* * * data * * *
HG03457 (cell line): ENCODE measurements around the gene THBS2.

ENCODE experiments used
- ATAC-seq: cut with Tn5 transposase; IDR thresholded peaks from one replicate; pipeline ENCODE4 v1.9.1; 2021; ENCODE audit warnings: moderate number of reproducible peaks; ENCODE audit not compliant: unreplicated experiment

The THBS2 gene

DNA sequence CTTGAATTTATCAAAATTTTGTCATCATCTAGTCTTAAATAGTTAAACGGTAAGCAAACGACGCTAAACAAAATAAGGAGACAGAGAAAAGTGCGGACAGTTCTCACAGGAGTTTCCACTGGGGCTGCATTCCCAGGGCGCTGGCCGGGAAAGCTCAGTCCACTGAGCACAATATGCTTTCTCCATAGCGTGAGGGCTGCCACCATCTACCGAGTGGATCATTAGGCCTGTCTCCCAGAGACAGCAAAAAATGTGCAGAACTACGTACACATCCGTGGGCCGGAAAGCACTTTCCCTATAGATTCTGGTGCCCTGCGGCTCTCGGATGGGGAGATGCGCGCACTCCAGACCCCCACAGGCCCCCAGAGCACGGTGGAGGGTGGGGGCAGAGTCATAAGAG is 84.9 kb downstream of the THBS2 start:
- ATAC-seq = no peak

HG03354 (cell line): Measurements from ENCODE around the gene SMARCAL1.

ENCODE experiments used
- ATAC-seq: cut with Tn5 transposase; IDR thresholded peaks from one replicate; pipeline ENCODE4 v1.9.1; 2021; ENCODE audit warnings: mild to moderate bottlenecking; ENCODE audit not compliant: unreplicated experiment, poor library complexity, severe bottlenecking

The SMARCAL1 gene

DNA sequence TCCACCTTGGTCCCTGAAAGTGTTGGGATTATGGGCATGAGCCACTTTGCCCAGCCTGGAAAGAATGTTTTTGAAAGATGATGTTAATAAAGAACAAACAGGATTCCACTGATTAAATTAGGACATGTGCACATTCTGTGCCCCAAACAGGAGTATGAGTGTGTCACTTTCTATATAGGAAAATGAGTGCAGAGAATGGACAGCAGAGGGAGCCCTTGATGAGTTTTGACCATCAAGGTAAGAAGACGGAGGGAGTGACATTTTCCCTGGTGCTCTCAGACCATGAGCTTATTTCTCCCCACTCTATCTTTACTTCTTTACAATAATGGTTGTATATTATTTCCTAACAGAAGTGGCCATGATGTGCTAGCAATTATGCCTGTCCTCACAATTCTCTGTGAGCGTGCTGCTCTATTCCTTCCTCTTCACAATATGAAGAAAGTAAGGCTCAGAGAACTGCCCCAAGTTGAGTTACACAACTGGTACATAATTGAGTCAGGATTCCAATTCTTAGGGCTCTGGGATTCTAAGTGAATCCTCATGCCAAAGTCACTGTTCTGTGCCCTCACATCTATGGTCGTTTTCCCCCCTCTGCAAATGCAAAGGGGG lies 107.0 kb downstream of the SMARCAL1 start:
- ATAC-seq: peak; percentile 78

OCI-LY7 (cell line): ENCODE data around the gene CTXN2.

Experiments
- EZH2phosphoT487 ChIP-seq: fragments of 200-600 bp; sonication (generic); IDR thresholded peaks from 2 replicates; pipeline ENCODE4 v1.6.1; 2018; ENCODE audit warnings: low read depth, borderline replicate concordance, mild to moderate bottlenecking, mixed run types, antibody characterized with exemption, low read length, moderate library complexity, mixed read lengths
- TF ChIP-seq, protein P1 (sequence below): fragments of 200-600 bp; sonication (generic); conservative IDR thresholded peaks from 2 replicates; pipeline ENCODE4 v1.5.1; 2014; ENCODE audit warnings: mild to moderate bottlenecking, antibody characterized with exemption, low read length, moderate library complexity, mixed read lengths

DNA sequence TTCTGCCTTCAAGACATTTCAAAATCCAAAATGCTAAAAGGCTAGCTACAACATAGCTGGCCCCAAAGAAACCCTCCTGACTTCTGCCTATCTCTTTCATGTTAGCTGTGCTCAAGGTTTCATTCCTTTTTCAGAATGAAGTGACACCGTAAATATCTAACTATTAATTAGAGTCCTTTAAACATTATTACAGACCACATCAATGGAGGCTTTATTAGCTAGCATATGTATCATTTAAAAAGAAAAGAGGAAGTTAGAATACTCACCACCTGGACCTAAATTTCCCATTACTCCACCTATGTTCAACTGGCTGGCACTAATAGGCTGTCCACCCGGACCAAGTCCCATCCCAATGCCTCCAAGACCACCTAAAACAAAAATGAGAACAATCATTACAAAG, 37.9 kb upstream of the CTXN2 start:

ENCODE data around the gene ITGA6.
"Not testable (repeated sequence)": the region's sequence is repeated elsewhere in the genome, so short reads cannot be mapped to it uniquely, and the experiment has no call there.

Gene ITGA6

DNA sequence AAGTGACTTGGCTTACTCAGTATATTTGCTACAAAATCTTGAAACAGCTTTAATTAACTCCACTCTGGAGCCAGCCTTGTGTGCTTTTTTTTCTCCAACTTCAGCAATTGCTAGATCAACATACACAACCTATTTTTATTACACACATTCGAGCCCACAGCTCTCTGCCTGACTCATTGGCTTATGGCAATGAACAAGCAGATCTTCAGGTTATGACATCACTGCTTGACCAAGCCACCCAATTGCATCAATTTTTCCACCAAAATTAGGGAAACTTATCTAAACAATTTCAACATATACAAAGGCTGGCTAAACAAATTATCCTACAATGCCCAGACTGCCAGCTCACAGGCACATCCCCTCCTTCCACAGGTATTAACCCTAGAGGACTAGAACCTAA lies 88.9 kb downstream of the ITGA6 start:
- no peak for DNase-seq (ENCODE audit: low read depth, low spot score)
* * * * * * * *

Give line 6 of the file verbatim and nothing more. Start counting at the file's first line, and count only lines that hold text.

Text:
- ATAC-seq = no peak